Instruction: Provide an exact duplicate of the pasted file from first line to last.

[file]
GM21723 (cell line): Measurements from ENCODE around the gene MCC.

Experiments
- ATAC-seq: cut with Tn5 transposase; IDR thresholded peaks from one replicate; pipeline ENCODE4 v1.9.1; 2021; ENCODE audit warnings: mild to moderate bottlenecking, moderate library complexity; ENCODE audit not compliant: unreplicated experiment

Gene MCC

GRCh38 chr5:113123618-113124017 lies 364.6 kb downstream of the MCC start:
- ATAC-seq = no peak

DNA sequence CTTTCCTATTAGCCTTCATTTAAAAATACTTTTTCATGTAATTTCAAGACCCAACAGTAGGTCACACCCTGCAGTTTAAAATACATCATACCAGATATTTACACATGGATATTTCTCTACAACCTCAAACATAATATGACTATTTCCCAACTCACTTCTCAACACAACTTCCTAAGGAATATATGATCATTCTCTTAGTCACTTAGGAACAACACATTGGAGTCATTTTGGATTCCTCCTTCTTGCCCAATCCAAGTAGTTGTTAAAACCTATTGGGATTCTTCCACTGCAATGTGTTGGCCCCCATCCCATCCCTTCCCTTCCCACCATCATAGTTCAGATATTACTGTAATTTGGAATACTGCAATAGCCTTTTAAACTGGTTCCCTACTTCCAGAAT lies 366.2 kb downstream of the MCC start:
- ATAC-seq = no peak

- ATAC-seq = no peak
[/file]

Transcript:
GM21723 (cell line): Measurements from ENCODE around the gene MCC.

Experiments
- ATAC-seq: cut with Tn5 transposase; IDR thresholded peaks from one replicate; pipeline ENCODE4 v1.9.1; 2021; ENCODE audit warnings: mild to moderate bottlenecking, moderate library complexity; ENCODE audit not compliant: unreplicated experiment

Gene MCC

GRCh38 chr5:113123618-113124017 lies 364.6 kb downstream of the MCC start:
- ATAC-seq = no peak

DNA sequence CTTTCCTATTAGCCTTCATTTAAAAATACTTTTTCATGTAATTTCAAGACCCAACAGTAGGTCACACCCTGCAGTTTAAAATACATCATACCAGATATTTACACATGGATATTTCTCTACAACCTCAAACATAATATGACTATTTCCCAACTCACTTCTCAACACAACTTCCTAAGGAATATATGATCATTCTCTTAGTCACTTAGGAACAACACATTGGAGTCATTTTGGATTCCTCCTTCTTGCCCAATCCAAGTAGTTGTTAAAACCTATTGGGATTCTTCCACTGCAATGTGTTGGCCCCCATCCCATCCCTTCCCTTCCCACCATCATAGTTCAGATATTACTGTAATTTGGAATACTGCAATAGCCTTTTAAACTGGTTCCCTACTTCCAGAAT lies 366.2 kb downstream of the MCC start:
- ATAC-seq = no peak

- ATAC-seq = no peak